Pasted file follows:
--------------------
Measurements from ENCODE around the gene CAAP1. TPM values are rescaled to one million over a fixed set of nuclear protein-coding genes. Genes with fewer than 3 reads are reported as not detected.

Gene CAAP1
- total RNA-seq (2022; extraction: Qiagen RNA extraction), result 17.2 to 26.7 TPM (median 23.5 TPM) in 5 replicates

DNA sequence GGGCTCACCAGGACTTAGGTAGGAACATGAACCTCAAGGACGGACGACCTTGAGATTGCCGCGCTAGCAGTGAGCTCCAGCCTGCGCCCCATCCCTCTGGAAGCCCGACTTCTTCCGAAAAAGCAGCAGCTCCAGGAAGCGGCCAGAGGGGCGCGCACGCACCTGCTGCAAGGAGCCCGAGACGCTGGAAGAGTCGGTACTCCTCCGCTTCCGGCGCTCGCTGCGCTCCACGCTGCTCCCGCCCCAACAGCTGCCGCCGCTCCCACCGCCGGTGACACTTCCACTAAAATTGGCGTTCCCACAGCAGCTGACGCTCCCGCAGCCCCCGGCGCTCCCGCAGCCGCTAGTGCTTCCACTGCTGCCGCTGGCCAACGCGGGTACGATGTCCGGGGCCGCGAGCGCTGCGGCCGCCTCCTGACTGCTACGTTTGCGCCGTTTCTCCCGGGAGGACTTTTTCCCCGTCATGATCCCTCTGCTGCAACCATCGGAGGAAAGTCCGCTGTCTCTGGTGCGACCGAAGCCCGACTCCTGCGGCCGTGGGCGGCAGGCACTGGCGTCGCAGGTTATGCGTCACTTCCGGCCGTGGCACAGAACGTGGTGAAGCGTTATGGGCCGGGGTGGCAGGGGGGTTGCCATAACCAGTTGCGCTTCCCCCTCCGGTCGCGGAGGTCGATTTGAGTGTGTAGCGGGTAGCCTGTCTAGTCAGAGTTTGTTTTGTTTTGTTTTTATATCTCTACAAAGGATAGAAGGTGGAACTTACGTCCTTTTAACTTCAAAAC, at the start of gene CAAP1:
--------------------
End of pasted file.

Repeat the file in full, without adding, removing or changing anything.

Measurements from ENCODE around the gene CAAP1. TPM values are rescaled to one million over a fixed set of nuclear protein-coding genes. Genes with fewer than 3 reads are reported as not detected.

Gene CAAP1
- total RNA-seq (2022; extraction: Qiagen RNA extraction), result 17.2 to 26.7 TPM (median 23.5 TPM) in 5 replicates

DNA sequence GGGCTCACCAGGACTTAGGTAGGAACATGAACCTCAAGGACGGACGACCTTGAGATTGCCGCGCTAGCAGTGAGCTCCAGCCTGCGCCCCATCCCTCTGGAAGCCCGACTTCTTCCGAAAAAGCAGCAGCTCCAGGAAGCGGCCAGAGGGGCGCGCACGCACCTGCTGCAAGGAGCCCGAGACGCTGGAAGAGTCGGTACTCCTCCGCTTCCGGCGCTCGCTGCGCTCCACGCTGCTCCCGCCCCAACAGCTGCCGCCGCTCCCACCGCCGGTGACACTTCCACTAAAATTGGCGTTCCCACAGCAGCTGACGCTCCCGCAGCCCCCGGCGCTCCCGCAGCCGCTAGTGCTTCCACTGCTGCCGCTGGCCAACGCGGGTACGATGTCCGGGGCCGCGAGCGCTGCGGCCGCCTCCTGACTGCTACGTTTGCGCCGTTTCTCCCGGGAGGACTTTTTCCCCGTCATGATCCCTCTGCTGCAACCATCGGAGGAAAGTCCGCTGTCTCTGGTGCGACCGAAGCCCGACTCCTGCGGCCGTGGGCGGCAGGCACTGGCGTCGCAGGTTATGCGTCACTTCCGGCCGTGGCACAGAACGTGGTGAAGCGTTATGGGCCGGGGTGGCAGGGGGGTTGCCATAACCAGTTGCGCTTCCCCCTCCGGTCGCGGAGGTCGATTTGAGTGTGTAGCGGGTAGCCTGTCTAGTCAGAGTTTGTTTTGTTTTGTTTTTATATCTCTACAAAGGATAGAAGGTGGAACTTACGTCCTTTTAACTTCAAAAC, at the start of gene CAAP1: